“I find that to be insulting,” said Edwards, a Cherokee, who retired as deputy assistant director of the U.S. Secret Service and serves as the chief executive of the National Native American Law Enforcement Association. He cited the NFL’s diversity policy, “where it talks about respect, where it talks about inclusion, where it talks about opportunities for all people in America, to all races in America, and probably one of the ones that have been left out the most is Indian Country, and Dan . . . realized, ‘Hey, we can do more.’ ”
At Snyder’s request, Edwards said, he conducted a survey of 100 reservations, asking residents about their most pressing needs. Already the foundation has provided 3,000 coats to tribal members and purchased a backhoe for a tribe in Nebraska. Forty more projects are underway, he said.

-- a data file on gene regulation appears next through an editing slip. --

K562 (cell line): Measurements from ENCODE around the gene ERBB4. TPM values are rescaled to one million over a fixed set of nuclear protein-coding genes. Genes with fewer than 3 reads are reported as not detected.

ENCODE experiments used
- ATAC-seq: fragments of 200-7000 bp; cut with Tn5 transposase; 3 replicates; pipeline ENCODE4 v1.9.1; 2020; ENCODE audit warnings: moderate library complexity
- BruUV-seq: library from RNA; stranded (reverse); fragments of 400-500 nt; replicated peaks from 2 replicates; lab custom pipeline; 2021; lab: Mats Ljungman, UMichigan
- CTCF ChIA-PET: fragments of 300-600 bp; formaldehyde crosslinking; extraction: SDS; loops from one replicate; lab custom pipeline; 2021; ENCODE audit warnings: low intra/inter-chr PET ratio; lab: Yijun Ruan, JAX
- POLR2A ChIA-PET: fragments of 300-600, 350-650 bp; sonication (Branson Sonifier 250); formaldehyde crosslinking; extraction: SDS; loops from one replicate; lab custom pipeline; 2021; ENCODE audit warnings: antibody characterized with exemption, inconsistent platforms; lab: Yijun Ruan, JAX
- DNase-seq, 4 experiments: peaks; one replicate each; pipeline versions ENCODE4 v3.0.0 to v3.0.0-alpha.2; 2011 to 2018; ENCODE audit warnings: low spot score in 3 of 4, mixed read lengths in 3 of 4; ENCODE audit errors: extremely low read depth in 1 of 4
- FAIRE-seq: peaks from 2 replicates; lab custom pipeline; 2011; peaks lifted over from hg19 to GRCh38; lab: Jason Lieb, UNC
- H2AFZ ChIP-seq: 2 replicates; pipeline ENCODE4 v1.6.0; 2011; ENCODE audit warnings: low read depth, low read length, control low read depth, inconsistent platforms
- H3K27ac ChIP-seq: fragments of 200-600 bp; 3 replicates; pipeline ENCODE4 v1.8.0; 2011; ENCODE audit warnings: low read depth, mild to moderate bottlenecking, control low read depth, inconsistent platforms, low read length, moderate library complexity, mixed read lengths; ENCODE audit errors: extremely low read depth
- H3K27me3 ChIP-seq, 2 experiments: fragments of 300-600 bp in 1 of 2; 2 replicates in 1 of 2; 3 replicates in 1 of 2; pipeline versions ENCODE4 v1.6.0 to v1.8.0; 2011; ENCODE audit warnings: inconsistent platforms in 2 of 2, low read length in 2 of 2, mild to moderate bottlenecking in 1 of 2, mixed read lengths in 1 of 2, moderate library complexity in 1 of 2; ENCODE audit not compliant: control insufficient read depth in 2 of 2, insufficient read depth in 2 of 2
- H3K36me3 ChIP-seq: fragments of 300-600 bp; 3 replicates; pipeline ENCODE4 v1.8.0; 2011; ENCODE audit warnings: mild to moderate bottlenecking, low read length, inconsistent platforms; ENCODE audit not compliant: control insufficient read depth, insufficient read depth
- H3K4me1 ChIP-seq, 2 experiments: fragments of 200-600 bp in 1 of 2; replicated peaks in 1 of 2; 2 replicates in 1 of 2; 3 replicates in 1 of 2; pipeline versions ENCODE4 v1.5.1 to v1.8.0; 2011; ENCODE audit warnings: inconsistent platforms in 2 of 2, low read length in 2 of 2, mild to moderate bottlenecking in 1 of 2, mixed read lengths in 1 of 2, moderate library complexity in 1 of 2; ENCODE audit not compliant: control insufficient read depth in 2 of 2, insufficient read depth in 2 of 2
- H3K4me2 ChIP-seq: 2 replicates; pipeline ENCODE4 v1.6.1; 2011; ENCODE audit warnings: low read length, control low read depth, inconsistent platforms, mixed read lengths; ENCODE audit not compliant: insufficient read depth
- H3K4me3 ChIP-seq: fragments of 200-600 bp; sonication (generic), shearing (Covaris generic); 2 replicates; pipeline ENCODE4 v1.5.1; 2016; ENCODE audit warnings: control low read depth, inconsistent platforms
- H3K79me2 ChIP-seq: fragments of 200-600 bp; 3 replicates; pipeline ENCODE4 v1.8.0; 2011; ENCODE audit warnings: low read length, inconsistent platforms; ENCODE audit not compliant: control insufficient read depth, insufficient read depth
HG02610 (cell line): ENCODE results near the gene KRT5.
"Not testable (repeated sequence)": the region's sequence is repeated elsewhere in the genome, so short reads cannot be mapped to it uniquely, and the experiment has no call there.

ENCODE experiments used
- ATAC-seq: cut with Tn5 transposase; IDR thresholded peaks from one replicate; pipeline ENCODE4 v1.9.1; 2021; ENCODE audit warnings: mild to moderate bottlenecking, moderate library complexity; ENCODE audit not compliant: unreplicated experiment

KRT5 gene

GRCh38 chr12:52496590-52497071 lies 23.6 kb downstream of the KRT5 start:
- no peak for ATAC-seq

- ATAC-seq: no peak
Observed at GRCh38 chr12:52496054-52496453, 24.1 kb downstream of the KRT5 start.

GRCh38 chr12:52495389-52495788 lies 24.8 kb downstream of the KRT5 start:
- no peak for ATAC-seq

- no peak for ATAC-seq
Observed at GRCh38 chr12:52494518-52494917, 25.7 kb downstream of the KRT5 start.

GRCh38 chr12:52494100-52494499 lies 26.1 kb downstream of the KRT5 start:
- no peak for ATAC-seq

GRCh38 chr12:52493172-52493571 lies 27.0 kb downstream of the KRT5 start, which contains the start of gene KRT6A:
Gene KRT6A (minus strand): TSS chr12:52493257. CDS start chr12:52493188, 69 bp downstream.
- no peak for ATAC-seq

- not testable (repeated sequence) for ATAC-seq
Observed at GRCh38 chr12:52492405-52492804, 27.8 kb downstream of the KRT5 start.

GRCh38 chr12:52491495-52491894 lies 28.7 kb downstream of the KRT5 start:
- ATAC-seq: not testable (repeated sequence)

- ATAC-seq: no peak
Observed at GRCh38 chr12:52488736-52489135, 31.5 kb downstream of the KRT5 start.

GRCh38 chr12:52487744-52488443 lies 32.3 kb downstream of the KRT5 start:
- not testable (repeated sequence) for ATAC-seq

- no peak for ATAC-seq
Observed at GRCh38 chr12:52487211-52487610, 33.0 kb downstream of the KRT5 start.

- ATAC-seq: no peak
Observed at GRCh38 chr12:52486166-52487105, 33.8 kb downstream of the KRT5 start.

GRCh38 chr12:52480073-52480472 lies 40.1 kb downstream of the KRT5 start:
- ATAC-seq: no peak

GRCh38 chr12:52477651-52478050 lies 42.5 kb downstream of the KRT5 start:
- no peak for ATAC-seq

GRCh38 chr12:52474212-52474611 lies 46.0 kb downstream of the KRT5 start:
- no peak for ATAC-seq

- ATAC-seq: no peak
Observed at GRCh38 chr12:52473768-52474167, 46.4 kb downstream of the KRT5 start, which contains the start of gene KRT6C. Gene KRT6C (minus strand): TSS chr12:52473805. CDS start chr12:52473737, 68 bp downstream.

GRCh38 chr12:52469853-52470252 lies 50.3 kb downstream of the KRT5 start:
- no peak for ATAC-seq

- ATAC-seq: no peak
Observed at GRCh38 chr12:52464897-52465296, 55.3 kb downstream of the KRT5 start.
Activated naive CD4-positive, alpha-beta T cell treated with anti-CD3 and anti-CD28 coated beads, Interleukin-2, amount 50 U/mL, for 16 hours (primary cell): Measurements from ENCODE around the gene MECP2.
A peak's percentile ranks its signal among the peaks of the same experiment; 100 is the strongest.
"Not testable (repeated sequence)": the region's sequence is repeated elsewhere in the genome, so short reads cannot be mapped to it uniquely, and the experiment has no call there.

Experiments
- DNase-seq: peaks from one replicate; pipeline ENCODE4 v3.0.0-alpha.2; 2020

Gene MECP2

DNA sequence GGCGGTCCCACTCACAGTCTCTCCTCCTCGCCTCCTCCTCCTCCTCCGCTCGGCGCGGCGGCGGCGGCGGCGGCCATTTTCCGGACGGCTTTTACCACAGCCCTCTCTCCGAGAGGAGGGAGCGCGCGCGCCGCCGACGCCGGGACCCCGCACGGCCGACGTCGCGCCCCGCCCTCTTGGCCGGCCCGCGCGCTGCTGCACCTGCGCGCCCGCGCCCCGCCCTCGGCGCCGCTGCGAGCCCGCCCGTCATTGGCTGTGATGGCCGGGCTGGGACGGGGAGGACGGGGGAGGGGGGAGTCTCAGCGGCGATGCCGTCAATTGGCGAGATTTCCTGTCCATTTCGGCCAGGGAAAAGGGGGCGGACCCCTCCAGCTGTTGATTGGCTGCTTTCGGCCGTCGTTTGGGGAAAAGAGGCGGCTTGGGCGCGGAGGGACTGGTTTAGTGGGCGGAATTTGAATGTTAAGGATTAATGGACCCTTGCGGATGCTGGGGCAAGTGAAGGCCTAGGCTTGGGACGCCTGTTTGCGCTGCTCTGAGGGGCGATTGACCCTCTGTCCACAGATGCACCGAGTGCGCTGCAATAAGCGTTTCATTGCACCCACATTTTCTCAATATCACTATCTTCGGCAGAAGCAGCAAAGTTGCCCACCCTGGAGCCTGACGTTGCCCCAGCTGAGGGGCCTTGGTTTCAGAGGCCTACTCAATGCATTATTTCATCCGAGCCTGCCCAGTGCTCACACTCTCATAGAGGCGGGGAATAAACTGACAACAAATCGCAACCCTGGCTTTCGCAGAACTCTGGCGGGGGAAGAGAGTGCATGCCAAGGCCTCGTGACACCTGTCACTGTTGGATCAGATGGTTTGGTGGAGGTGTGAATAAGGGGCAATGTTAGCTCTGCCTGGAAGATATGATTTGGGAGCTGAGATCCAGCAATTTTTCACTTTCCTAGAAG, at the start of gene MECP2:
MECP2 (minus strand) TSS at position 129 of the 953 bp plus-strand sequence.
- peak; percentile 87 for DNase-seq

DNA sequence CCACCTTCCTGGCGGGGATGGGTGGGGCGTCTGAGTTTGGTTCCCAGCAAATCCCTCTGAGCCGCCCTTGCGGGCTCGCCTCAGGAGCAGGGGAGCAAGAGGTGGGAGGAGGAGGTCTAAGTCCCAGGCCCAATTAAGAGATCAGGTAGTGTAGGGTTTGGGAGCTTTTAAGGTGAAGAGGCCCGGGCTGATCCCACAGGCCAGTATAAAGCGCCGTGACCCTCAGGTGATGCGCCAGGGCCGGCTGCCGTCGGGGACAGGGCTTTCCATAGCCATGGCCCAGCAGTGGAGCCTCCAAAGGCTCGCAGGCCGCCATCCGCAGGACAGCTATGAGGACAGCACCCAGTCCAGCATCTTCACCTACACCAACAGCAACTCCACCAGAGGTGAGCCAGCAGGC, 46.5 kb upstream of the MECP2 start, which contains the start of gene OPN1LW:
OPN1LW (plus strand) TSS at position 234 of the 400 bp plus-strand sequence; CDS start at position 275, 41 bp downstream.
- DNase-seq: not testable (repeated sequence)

Some of the efforts will include donating Kindles and iPads to students, digging new wells on reservations that lack running water and improving the living conditions of elderly Native Americans.
Neither Allen nor Edwards would say how much money will be invested in these projects. But Allen said the foundation will have nonprofit status, so all records will be public.
Allen said the foundation was created in response to the reaction Snyder received after he wrote an emotional letter to fans in October, explaining why he didn’t intend to change the team’s name. What followed was an outpouring of more than 7,000 letters and e-mails, including more than 200 from people who identified themselves as Native Americans or relatives of Native Americans, team officials said. All but seven of those were in support of keeping the team’s name.